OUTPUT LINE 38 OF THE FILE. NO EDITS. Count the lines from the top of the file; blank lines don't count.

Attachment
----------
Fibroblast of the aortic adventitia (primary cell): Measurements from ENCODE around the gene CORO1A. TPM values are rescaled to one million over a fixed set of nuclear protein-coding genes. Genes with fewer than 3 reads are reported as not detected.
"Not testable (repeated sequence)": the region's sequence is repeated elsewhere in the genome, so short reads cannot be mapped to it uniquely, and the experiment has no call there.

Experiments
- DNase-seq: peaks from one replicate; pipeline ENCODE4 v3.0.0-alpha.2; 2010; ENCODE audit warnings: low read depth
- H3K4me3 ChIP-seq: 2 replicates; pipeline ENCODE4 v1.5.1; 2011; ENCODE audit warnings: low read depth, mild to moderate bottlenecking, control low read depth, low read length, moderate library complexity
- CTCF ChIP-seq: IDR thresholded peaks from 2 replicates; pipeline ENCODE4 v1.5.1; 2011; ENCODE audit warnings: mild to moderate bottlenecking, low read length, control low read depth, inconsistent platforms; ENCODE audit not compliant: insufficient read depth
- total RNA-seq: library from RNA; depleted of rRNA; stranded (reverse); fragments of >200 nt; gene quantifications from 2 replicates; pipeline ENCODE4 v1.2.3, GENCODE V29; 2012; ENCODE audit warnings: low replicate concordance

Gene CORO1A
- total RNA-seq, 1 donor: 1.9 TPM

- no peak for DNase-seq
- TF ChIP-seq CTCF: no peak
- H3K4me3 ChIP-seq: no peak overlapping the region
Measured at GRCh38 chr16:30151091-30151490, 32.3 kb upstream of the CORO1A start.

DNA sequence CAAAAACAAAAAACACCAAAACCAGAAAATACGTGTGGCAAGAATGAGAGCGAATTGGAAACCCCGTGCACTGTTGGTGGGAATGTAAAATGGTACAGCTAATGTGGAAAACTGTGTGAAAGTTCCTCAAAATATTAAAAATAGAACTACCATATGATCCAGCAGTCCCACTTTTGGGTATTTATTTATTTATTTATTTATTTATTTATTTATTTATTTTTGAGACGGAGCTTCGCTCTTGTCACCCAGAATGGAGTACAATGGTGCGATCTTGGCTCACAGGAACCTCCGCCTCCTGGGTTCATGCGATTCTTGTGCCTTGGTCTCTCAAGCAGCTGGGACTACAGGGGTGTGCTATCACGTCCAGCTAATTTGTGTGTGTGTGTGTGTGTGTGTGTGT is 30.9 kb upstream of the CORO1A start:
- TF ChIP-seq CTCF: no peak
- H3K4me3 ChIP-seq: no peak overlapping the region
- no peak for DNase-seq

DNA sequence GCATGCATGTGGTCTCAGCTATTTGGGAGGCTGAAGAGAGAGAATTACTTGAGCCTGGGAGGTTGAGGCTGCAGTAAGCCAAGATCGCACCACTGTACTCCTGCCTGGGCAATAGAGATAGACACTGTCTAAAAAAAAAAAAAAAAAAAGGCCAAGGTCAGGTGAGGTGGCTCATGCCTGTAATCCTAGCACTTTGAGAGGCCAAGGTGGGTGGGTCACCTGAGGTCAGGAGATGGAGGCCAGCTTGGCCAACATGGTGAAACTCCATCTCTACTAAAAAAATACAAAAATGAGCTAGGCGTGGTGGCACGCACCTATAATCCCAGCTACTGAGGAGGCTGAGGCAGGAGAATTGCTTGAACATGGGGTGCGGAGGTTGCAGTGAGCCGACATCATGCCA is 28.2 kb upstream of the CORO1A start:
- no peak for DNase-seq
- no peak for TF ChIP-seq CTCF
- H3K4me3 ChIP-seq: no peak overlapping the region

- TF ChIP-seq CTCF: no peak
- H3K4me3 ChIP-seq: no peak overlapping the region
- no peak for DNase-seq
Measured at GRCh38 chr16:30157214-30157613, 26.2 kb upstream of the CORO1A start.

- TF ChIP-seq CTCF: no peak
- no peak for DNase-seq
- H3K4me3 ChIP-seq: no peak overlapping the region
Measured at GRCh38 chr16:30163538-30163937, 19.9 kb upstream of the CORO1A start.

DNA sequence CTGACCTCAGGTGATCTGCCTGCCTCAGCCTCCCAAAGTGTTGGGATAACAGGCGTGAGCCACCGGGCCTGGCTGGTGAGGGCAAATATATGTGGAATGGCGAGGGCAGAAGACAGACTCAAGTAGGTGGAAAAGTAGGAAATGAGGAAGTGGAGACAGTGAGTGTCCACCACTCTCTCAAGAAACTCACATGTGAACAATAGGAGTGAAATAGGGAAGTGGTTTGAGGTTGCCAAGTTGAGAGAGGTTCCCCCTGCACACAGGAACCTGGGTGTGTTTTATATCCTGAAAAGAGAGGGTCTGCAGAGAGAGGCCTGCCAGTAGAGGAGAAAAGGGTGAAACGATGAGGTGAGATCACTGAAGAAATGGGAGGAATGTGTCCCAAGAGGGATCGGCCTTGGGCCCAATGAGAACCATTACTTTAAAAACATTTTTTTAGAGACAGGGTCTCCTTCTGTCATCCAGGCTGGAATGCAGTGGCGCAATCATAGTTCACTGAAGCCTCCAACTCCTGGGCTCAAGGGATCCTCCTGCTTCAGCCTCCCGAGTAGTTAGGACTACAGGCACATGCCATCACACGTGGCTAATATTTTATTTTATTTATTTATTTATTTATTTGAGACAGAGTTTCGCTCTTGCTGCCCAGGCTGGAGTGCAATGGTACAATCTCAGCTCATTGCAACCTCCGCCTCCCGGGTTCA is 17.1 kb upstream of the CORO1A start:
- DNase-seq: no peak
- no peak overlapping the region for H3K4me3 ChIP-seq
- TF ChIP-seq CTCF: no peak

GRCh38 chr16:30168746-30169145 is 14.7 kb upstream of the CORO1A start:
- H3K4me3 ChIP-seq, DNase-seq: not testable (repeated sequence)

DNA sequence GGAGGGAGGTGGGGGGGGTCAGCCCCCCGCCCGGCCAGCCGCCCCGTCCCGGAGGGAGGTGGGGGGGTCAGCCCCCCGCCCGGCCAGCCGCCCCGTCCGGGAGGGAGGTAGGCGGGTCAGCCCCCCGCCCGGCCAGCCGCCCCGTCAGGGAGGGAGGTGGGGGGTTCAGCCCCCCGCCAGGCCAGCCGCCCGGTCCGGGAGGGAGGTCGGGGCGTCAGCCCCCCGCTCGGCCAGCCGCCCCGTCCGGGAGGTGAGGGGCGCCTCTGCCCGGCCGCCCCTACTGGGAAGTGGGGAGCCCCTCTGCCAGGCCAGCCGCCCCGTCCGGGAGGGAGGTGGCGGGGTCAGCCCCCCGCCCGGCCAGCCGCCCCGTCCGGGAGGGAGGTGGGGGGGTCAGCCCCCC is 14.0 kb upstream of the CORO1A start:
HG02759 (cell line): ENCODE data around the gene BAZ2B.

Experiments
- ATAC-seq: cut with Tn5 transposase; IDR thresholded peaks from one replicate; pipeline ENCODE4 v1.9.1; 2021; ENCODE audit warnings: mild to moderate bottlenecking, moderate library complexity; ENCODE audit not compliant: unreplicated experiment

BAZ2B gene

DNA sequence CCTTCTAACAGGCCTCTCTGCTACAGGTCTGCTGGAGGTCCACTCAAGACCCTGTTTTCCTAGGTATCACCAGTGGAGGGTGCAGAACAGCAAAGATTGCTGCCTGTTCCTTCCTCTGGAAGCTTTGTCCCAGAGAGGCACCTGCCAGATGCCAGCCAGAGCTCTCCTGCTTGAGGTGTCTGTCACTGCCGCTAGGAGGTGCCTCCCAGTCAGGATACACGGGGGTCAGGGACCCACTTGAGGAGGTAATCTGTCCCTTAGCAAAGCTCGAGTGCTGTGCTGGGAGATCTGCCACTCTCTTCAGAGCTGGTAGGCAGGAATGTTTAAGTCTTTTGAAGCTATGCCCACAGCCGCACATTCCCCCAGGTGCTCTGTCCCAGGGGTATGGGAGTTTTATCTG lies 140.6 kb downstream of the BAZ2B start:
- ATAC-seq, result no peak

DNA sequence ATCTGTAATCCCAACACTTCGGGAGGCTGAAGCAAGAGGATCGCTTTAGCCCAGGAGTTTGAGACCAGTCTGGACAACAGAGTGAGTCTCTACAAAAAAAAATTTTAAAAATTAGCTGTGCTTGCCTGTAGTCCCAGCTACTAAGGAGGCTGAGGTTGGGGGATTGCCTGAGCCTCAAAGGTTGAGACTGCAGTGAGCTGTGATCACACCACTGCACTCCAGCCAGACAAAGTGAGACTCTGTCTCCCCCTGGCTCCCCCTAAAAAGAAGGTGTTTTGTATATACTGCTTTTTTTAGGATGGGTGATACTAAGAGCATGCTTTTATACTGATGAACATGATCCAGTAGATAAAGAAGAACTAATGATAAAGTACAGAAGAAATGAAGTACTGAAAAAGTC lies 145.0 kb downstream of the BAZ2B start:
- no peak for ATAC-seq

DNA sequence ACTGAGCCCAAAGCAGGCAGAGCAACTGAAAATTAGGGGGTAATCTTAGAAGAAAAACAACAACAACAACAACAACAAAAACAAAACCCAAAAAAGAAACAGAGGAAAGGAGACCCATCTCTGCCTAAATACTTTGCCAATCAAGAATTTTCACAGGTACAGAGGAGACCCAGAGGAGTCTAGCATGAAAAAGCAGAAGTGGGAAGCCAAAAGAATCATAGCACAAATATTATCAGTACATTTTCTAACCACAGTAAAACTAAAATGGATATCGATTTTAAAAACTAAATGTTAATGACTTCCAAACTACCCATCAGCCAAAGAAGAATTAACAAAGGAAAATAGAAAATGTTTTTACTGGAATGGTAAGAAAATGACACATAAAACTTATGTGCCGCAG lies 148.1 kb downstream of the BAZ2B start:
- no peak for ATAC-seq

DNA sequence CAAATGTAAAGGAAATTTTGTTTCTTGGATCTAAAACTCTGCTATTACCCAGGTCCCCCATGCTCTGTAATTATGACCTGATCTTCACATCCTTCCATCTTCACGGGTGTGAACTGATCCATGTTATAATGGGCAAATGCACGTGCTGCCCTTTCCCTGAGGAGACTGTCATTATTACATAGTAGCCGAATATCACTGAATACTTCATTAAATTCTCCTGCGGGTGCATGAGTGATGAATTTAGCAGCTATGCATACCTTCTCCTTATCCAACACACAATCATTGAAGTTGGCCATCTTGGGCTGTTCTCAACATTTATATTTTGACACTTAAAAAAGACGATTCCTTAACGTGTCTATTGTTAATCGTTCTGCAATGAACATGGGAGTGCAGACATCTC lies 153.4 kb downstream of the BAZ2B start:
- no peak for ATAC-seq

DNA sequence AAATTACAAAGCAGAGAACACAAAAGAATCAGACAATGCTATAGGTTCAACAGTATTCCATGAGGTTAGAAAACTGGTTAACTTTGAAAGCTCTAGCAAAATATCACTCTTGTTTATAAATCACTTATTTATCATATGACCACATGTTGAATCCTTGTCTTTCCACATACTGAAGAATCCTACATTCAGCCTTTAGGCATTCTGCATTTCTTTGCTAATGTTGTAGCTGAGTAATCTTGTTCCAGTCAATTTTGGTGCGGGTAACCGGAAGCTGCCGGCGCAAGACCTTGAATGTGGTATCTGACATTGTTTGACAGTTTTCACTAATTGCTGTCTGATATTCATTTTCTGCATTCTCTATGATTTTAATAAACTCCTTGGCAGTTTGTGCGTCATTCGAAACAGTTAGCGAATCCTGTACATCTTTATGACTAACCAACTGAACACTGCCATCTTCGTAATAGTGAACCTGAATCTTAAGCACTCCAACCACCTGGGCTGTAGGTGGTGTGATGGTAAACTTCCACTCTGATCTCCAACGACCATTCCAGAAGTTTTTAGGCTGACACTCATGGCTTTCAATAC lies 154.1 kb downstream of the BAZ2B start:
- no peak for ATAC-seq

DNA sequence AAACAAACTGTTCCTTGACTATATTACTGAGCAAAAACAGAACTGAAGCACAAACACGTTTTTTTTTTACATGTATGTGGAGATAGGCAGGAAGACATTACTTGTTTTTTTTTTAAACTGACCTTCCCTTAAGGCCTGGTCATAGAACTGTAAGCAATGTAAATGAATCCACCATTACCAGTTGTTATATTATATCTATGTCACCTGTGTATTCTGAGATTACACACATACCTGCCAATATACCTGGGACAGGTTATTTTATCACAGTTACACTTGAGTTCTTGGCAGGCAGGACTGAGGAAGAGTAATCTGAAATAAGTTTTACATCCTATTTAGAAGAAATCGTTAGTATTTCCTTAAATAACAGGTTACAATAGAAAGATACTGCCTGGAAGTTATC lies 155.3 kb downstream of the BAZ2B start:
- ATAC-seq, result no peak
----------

Experiments